The protracted outage has kept residents and business owners agonising especially on the continuous payment of electricity bills without commensurate supply. Most customers of the various Distribution companies (Discos), who spoke to our reporter said the electricity supply hours went down significantly in June beyond what they had in the previous month.
Mr. Okon Usang who is a residential customer connected to a three-phase line in Mararaba suburb of Nasarawa State said there is a serious drop in power supply hours from eight hours in two days to almost zero.
Usang decried the attitude of the Abuja Electricity Distribution Company (AEDC) to bills.  “Despite the over 15-day blackout in May and June, they still brought bills. I have decided not to pay any bill, till I see a significant improvement in power supply,” he said.
Another resident in Apo District in Abuja, Okeke Jacob, said he is connected to a single-phase metered line. He said he had not had power for over a week, but added that he was not too sad about it as he was not paying for the outage.
But for Mrs Mary Bello, a businesswoman in Nyanya, another suburb of Abuja, the tale is sad. She is under the commercial class of electricity users implying higher bills.
“How can we continue to pay over N15,000 monthly without having electricity. My freezers are not being powered by electricity, I had to fuel my generators and I am losing a lot. It is not fair that there is no power, yet government and the private operators force us to pay bills,” she said.
The tale of the crumbling electricity supply is the same across the country – from Enugu to Ibadan, Kaduna to Lagos. Ibadan Disco in its weekly power update of June 20 to 26, said it received and distributed only 17 per cent of what should be its allocation.
The Disco said instead of 968.6mw, it got 167.02mw from the NSO and shared it across Oyo, Ogun, Osun and Kwara states.
Responding to the poor supply situation across Abuja and neighbouring states, spokesman for Abuja Disco, Malam Ahmed Shekarau told Daily Trust on Sunday that: “Our allocation has been around 140mw following a nationwide drop in generation. This is far less than our baseline, which is 450mw. This has been a major challenge and a lot of our customers would have noticed series of disruption.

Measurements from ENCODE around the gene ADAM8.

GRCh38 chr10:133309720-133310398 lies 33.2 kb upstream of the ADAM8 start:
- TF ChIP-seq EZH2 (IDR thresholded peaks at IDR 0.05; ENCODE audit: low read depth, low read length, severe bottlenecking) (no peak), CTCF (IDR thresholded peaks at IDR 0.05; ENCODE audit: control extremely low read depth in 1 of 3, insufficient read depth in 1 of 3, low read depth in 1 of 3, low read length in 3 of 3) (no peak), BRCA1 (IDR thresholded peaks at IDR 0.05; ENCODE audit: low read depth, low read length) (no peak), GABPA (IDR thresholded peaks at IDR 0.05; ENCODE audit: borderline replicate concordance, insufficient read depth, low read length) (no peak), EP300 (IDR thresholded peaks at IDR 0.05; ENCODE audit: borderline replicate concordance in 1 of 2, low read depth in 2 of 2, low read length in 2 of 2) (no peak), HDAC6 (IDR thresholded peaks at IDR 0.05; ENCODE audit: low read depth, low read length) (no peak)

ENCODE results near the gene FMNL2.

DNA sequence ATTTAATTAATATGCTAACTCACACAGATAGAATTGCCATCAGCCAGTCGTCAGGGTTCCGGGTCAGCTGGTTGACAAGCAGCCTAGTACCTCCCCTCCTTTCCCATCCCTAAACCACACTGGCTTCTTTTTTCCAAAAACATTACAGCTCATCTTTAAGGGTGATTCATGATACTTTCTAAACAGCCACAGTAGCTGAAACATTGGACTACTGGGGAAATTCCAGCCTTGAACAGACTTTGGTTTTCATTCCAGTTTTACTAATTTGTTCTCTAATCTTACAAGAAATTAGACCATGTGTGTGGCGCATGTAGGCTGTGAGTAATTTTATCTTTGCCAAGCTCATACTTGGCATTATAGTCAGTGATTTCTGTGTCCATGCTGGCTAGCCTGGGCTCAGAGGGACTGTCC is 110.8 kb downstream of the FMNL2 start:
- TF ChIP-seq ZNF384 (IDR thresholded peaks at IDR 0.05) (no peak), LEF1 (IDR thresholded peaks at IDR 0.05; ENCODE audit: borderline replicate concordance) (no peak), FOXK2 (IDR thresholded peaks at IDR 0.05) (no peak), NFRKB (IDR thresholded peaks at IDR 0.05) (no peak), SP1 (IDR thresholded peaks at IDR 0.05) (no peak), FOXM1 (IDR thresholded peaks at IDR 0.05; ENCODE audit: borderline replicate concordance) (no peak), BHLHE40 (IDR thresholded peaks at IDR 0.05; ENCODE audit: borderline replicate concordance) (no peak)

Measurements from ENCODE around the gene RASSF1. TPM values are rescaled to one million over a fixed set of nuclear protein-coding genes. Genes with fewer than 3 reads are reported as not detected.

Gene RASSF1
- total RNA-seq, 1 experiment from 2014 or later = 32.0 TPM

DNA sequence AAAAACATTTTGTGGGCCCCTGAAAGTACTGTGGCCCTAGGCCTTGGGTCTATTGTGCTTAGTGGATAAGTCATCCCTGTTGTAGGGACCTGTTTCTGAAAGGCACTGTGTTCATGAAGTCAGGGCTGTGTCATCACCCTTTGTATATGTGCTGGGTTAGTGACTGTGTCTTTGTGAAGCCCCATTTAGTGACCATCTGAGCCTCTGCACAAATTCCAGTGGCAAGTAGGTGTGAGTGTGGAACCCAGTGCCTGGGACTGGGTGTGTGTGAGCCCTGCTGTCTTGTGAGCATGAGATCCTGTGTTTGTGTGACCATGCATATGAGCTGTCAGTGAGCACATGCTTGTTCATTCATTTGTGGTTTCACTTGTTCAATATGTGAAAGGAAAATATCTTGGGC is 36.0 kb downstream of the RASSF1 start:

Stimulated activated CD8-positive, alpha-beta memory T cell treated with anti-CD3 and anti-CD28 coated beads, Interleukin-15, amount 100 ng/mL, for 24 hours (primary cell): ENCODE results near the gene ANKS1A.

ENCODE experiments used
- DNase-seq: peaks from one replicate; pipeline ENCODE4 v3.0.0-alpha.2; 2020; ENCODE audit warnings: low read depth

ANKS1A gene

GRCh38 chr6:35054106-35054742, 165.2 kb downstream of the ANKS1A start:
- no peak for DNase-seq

“Whenever there is a system collapse, it takes long for the system to become normal and as the systems begins to pick up, then another collapse occurs. This drags us backwards. We appeal to our customers for understanding, as it is vital to let them know what the issues are”. On the short term approach to improving power supply, the ministry recently said the about 855million standard cubic feet per day (mmscsfd) of gas is expected to be added to the domestic gas supply in few months and 70 per cent of it will be dedicated to power supply.
The Nigerian Petroleum Development Company (NPDC) and International Oil Companies (IOCs) are expected to complete four gas projects, soon to achieve that.
The minister, Mr Fashola at a recent interactive session in Abuja said the ministry was now focusing on increasing transmission of power through the completion of Kaduna – Kano – Katsina – Calabar – Ikot Ekpene transmission line this year.
He said repairs on the collapsed Ugwuanyi transmission line in Enugu State would be completed next month to add additional 1,000mw to the national grid. Fashola noted that the over five system collapses recorded this year, arose after the system was triggered off by shortage of power supply as a way of avoiding damage to it.
For the TCN, its management in a statement about power improvement strategies said three key transmission projects which could be completed within six months to improve power transmission and would raise its wheeling charges by over N700 million.
The public utility firm said the decision was reached last week at its management retreat in Abuja, where top officials brainstormed on achieving short term goals. The projects are the installation of a 60MVA, 330/132/33kV power transformer at the Ife transmission substation in Osun State which will add 48 megawatts (mw) to the transmission capacity.
The other involves the repair and installation of 60 defective 33kV circuit breakers which would enhance the grid wheeling capacity with 28,800mwh. Another project is the maintenance of the critical 330kV lines to ensure system stability, TCN said.